It’s sad to see so many Christians who were set free by Jesus, imprisoned by hurtful theology (even in the name of “orthodoxy”)
22 minutes ago ·
@Israel, that reminds me of the pastor who was preaching on that Sunday years ago at Wesley Methodist Church at Butterworth, Penang. He told us to put our “rational mind” and “logic” on the door before coming into the church. Too bad at that time, I hasn’t stop blogging! If not, I would have achieved that.
21 minutes ago
My impression is that our congregations do not want the solid theological stuff.They want sound bites. They want the how to applications esp. how to get rich, be healthy and not to commit to anything – all an antithesis to theology.
16 minutes ago
@Israel, correction: I haven’t START blogging! If not, I would have achieved that.
11 minutes ago
@Sivin … yes, the dichotomy between doctrine/theory and praxis is a false one. But just like action researchers (who combines both in informed practice) in the field of sociology, we find it difficult to convey this because of the ingrained tradition of separating these two areas. In the academia, the researcher must always be distant from thesubjects to maintain so-called objectivity. Thus creating the gap that all theoretical findings are for knowledge creation only, instead of improving the practice or situation of the subjects which is what action researchers do.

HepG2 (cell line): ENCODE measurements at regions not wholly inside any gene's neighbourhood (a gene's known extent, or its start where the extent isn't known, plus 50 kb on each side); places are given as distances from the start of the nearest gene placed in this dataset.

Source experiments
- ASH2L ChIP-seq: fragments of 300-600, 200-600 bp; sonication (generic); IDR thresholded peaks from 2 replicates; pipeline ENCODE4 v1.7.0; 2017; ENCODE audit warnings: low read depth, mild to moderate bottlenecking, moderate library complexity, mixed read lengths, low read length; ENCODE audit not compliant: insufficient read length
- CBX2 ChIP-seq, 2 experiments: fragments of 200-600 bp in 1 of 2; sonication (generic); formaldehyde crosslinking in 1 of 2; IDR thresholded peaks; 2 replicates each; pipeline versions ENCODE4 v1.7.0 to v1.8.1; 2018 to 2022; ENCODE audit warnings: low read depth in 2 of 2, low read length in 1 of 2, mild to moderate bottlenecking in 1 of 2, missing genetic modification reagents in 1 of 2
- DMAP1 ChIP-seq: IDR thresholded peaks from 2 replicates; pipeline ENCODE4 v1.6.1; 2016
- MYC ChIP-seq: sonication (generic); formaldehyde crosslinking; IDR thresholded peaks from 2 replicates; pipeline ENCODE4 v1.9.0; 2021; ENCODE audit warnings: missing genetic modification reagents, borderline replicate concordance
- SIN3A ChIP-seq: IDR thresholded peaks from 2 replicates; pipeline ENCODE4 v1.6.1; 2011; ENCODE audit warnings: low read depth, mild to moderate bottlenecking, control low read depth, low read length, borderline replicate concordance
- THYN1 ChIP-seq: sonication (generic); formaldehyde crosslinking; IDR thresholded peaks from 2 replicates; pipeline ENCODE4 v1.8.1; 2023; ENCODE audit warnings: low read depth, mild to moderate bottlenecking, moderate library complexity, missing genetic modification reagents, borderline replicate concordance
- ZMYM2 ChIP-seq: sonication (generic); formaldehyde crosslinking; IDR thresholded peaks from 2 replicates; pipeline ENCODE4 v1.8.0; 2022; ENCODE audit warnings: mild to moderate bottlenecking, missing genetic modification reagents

9 minutes ago
@Josh .. ‘archived’ you mean? ðŸ˜›
8 minutes ago
Would the alternate term “doctrine” have a better response?
BTW. last year, we ran a seminar on basic theology and the lecturer wisely asked me to leave out the word “theology” and insert it with “worldview”. It was about theology of course … ðŸ™‚
10 minutes ago
Israel, I think we do not need to ignore the “traditions” of inquiry which I agree with you is part and parcel of the process and discussion. There is a place for that, and there will be some of us engaged in it at some level.
What I would be advocating is while not ignoring that dimension, fresh ways of approaching the topic of our concern in this case the place of theology in the mind of the Christian community in general. I would be challenging us to reconsider our own mindsets on this discussion on theology and how in one’s advocacy for healthier integration of theology and praxis we avoid talking amongst ourselves for therapy and really do something with and for people.
On one hand, we’re talking about “theology”. Perhaps, in our own practice, we can focus on on doing theology in a way that is faithfully theological without coming across as “ivory” and “stuffy”. I see it in so called “liberal” circles, I see it in so called “conservative” circles. And we’re just going round in circles. Maybe someone should just stop and ask, why are we going on in circles.
3 minutes ago